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In Navel-Gaze or Thumb-Suck?

July 23, 2005

Bürokratzeitung III

Loyal readers, ReverseVoteSwap.org's favorite magazine for labor tops gossip, One Day Longer, has made it to an astonishing third issue! Truly, these are the days of miracle and wonder!

In the last issue we saw ODL take on the big debate in the AFL-CIO. Now, only days before the AFL-CIO's National Convention, the crisis has become both more dire and less principled--a combination of traits that is, perhaps, only attainable by the unique genius of American labor bureaucrats. Yesterday's New Unity Partnership is today's Change to Win Coalition, which blends some of the more progressive-minded unions with others that are more oriented to, ah, Family values. The newest ODL profiles the CtWC, and we have special sneak peek below!


We have to confess to being pretty confused when we saw the cover; to our knowledge, no actual grassroots worker has anything to do with the CtWC or this whole kerfuffle generally. Then we realized, of course, that ODL wasn't speaking about grassroots workers, but grassroots bureaucrats. ODL sat down with a few small-fry labor fakers-and-shakers: Thurston St. Windsor III, Assistant Deputy Political Director of the SEIU; Anthony "Tony da Wop" Giopazlianocomo, Business Agent for Teamsters Local 777 in New Jersey; and Robert Robert Roberts, President of United Brotherhood of Carpenters Local W in Idaho. We excerpt from the interview.

Could each of you describe, in your own words, what the Change to Win Coalition is all about?

Thurston St. Windsor III: That's an excellent question; this is a critical discourse to problematize. We have to ask: what is the project of the labor movement--I prefer the term "subaltern conjectural multitude"--in the post-industrial society? Can this multitude deconstruct, or, better yet, subvert, the hegemonic power relations? If we lack the proper orientation, we'll simply wind up regressing through an infinite series of demoralized Weltanschauung. I frankly don't think John Sweeny has any answer for this.

Robert Robert Roberts: I could put it in three words: jobs, jobs, jobs, stupid! Workers need jobs, and my union is for anyone who makes jobs. Why is the AFL spending money on Democrats when Bush is creating jobs? Drilling things, shooting things, these are things that create jobs.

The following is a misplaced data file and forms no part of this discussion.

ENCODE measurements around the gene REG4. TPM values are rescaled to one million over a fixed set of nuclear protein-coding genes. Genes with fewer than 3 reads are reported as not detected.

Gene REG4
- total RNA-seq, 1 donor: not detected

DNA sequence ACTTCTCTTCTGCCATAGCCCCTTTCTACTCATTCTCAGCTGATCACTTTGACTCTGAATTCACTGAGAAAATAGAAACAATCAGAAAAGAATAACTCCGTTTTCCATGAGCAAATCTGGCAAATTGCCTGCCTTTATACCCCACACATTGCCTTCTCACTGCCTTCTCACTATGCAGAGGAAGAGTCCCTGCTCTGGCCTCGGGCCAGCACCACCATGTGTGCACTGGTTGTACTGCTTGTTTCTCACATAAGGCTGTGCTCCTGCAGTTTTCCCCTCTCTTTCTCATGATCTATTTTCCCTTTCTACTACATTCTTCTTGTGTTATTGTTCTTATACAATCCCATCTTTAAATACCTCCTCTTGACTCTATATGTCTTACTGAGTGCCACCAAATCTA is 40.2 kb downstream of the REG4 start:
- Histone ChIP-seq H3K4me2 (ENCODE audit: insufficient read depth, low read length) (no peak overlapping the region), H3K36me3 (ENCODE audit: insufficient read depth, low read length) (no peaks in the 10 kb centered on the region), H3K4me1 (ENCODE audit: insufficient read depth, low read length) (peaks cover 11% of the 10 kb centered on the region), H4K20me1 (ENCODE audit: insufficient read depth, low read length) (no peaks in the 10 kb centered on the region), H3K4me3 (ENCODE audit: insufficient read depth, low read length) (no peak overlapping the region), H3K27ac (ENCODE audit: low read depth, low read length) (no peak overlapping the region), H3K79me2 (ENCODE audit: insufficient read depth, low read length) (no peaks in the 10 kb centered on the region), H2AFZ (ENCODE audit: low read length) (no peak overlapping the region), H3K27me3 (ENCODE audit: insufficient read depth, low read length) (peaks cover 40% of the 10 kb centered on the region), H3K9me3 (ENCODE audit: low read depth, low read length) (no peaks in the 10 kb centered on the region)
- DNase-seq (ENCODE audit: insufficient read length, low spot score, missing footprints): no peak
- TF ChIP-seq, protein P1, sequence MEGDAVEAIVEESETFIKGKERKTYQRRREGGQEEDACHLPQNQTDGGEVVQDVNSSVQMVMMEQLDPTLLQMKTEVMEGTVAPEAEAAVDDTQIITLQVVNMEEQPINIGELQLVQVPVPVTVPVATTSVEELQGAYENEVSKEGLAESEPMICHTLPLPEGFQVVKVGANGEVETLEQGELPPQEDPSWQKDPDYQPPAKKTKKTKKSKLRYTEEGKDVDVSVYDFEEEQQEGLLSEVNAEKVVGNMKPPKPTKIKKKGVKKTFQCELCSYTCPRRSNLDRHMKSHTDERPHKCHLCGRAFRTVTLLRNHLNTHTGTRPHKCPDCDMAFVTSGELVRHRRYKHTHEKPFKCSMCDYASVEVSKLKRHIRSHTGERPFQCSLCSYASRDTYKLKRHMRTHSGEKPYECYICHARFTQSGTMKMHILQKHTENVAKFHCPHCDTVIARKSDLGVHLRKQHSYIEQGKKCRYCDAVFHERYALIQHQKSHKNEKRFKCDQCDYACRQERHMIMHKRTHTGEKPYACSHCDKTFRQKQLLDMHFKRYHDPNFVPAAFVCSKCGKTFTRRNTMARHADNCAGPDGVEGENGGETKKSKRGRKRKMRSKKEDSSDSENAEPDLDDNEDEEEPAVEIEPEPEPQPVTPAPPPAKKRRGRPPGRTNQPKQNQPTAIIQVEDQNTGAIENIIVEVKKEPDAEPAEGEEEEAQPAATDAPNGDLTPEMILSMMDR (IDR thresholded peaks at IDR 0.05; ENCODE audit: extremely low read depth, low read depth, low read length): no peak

"Tony da Wop": Hey, when you get the muscle, you start your own family. That's how it's done.

One of the original New Unity Partnership demands was to reorganize unions along core industry lines. Doesn't the Teamsters model violate this?

TdW: We're proud of our union, which spans all sectors of the legitimate business world. Do YOU have a problem with that?

Well, um...

TSW III: Could I intervene? I really think this disjunction resolves itself, inasmuch as what the Teamsters have realized is that the modes of industrial technê are not quite so monadic as originally conceived by the pre-post-structuralists.

TdW: Yeah, good one, Poindexter. I like this fuckin' kid.

RRR: Look, I think there's one industry everyone in labor should be in, and that's the supporting people who create jobs industry. Why isn't the AFL giving massive support to Bush's proposals for Mars exploration? You'd need a lot of carpenters to send a man to Mars, probably. Labor really lacks vision.

SEIU gave tens of million to the Democrats in 2004, while the Carpenters had Bush speak at their convention. How can the CtWC remain politically coherent with these kinds of divisions?

RRR: Two words: pro-jobs. I think that says it all. The Carpenters will support anyone who's giving us jobs!

Isn't that kind of like saying Jesus should have backed the Romans because they ran the crucifix trade?

RRR: Look, Jesus was a fine carpenter and an interesting guy, but I don't think there's any evidence he would have made a very effective trade union leader.

...OK, final question: how do you respond to those who accuse you of needlessly dividing the labor movement?

TSW III: You know, when I was a member of the Wand & Cumberbun Society at Harvard, we used to start each meeting by declaring, "Poiêsis Über Praxis!" I think that's something today's labor movement should really take to heart.

TdW: Sweeny's been the don for a long time. I give him respect. But when your guy can't get business done anymore, well, sometimes you've got to push a button on a guy. People take it personal, of course. But it's not personal; it's strictly business.

RRR: It's business unionism.

Posted by convener at July 23, 2005 05:00 PM